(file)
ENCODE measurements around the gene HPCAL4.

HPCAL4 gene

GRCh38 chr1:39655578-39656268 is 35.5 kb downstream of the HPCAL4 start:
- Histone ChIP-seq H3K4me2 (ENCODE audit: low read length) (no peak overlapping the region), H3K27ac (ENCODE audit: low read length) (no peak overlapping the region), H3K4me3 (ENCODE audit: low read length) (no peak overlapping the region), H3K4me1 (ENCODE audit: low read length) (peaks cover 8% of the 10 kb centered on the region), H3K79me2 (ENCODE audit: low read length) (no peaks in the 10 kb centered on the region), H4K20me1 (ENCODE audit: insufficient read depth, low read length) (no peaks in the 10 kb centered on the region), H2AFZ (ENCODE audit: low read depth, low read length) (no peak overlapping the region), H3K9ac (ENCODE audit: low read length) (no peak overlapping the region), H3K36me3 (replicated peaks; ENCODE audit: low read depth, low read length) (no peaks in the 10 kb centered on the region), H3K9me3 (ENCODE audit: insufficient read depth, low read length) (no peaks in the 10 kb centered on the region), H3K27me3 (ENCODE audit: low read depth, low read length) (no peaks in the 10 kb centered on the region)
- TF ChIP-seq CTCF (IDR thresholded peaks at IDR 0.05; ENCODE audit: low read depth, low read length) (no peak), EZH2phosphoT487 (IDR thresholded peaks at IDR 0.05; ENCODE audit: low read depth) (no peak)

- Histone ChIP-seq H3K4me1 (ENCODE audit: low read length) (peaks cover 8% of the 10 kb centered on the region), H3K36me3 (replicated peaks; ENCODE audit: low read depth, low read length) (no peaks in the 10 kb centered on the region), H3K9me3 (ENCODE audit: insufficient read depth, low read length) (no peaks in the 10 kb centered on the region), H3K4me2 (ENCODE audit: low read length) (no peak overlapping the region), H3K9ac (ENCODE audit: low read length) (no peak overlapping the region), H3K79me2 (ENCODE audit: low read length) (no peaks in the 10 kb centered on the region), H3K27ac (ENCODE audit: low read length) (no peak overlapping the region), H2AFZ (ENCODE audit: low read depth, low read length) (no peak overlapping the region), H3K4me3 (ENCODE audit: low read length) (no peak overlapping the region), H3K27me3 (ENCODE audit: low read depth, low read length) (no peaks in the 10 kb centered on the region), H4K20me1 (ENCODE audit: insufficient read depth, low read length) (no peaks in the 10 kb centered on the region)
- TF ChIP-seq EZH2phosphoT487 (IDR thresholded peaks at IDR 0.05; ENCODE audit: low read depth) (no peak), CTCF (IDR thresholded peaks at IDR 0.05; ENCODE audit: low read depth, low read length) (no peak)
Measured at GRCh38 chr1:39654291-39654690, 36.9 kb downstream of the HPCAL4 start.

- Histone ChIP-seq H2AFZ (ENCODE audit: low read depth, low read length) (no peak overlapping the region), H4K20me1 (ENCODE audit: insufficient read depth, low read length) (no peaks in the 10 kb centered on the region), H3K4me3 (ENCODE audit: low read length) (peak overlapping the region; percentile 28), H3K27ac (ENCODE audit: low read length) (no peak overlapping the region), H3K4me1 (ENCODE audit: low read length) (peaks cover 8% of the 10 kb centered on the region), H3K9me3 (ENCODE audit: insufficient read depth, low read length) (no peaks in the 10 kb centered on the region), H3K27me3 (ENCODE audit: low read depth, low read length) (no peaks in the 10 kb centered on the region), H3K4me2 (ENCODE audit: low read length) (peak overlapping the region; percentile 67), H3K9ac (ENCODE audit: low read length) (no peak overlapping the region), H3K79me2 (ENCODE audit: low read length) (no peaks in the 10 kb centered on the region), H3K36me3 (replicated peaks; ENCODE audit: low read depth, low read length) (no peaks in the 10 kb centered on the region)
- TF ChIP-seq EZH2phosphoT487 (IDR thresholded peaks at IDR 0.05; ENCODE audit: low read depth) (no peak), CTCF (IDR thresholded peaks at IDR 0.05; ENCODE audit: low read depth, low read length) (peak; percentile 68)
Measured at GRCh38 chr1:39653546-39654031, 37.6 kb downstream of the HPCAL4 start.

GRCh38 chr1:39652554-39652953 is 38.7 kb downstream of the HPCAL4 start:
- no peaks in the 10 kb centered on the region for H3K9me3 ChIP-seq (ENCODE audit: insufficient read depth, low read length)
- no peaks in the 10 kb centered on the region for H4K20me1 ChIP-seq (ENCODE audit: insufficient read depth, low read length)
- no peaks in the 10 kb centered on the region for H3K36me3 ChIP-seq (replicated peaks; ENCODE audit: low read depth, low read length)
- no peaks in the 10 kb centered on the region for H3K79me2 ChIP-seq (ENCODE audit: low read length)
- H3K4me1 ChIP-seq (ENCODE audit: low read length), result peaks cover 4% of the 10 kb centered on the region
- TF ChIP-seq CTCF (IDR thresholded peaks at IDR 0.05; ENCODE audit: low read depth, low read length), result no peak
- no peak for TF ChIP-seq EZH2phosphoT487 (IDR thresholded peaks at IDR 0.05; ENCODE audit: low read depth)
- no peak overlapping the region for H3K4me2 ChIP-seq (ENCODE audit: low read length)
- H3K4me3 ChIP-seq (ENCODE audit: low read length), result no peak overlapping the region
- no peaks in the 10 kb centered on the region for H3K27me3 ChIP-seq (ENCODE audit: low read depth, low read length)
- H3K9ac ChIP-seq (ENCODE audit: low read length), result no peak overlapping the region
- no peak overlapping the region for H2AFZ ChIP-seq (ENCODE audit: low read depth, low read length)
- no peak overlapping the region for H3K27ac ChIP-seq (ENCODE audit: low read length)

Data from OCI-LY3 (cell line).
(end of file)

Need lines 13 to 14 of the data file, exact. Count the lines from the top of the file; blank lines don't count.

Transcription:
- no peaks in the 10 kb centered on the region for H3K9me3 ChIP-seq (ENCODE audit: insufficient read depth, low read length)
- no peaks in the 10 kb centered on the region for H4K20me1 ChIP-seq (ENCODE audit: insufficient read depth, low read length)